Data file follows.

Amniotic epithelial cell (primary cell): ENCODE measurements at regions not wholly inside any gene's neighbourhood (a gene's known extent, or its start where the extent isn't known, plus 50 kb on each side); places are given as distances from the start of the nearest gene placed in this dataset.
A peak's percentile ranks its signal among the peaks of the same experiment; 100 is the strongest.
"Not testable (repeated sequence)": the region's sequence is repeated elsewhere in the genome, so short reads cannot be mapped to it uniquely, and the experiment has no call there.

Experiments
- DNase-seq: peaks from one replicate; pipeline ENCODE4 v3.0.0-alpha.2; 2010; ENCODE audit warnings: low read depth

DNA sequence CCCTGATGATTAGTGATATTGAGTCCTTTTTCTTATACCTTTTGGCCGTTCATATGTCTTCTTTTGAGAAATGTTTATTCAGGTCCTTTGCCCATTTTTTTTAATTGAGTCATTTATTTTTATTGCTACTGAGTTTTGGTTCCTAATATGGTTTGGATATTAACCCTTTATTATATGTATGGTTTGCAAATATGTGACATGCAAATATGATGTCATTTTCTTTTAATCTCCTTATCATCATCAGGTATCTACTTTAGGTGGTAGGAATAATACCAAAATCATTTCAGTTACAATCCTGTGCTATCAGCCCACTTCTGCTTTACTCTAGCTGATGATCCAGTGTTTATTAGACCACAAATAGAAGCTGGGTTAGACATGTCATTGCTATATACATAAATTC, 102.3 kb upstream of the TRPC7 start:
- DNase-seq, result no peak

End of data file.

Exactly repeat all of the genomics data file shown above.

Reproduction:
Amniotic epithelial cell (primary cell): ENCODE measurements at regions not wholly inside any gene's neighbourhood (a gene's known extent, or its start where the extent isn't known, plus 50 kb on each side); places are given as distances from the start of the nearest gene placed in this dataset.
A peak's percentile ranks its signal among the peaks of the same experiment; 100 is the strongest.
"Not testable (repeated sequence)": the region's sequence is repeated elsewhere in the genome, so short reads cannot be mapped to it uniquely, and the experiment has no call there.

Experiments
- DNase-seq: peaks from one replicate; pipeline ENCODE4 v3.0.0-alpha.2; 2010; ENCODE audit warnings: low read depth

DNA sequence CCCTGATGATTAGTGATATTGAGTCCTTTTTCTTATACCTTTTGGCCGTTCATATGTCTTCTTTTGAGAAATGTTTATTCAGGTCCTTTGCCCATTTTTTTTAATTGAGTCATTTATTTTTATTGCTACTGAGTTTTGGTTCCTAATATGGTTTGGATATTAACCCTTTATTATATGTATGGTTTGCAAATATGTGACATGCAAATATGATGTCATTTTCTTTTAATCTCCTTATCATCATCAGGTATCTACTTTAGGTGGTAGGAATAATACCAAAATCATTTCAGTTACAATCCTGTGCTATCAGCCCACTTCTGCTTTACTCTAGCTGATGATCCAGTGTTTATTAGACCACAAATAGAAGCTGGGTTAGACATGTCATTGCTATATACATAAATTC, 102.3 kb upstream of the TRPC7 start:
- DNase-seq, result no peak